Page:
The Montana Senate on Monday resoundingly rejected a bill that would turn the Montana Public Service Commission from an elected to an appointed body.
Sen. Doug Kary, R-Billings, carried Senate Bill 160 onto the floor Monday after it narrowly passed committee Feb. 11. The bill proposed multiple changes to the structure of the PSC, including shrinking its size from five to three commissioners, increasing terms from four to six years, making those positions governor-appointed and establishing qualifications to serve.
The PSC is a quasi-judicial body that regulates monopoly utilities. The commission is responsible for balancing a utility’s return on investment with “captive” consumers interests, including rates and service. Commissioners are elected from five geographic districts.
Kary told the Senate he had studied utility regulators in other states and Montana is the exception when it comes to electing commissioners. The senator believed an appointed commission would be less partisan, better able to balance consumer and utility interests, enhance subject-area expertise and better represent the state as current districts vary widely in size and number of citizens represented.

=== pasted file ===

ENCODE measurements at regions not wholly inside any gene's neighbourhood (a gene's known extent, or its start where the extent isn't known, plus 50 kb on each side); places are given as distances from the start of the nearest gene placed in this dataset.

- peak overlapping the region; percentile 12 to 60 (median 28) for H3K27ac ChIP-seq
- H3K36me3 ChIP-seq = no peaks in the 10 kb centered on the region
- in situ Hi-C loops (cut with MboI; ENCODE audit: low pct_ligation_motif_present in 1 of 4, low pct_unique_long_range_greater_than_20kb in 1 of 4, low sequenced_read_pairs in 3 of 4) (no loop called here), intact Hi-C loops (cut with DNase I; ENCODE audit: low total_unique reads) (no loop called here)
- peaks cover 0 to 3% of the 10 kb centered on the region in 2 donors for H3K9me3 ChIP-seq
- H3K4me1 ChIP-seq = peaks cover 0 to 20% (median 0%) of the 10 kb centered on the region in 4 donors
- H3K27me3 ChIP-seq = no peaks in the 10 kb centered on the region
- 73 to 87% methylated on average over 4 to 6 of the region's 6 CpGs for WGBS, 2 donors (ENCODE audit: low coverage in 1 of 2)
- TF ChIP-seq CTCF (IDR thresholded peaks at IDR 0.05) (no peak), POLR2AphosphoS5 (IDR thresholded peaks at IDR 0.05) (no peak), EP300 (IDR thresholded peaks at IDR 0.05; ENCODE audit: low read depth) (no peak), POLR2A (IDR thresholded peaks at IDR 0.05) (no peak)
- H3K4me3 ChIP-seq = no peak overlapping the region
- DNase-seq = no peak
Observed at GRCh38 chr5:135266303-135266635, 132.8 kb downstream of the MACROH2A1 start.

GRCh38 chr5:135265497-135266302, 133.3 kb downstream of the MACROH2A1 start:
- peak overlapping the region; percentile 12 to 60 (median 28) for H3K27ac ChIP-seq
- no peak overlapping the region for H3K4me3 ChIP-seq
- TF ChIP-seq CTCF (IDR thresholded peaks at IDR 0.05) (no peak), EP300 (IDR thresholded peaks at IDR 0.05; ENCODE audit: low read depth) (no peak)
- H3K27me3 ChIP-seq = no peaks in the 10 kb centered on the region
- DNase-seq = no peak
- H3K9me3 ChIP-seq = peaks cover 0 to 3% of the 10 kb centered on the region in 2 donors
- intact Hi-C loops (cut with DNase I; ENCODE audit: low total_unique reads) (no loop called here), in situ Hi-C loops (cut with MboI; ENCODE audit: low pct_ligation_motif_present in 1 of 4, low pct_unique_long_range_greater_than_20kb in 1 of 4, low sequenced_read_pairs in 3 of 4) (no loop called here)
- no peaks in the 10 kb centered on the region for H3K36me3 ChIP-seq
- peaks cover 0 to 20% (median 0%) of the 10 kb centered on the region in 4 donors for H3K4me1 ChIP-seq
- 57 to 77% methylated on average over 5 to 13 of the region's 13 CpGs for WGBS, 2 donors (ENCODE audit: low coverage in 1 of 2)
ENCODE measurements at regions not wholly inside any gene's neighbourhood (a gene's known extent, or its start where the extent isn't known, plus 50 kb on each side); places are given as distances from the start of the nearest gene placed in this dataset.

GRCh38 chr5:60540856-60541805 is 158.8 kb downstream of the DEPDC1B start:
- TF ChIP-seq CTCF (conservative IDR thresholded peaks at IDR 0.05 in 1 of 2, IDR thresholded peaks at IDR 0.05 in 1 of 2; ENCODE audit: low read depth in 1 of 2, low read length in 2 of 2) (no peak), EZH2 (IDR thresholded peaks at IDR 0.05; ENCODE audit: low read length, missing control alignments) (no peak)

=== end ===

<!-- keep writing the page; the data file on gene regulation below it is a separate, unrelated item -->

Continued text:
The bill saw impassioned opposition from Sen. Brad Molnar, R-Laurel, who previously served two terms on the PSC. The backgrounds of commissioners should be immaterial, he said, and appointments would remove the responsibility commissioners have to voters. Molnar also raised concerns about industry influence on appointments in other states.
“We need to maintain the rights of our democracy,” he said.
Sen. Duane Ankney, R-Colstrip, spoke in favor of the bill. Citing a recent history of issues between commissioners at the PSC, he believed appointed commissioners would see additional accountability.
Kary closed on his bill, noting that some PSC decisions have taken years and again criticizing the current commissioner districts, saying they do not offer equal representation for Montana’s utility customers.
The bill failed on a vote of 16-34.
Tom Kuglin is the deputy editor for the Lee Newspapers State Bureau. His coverage focuses on outdoors, recreation and natural resources.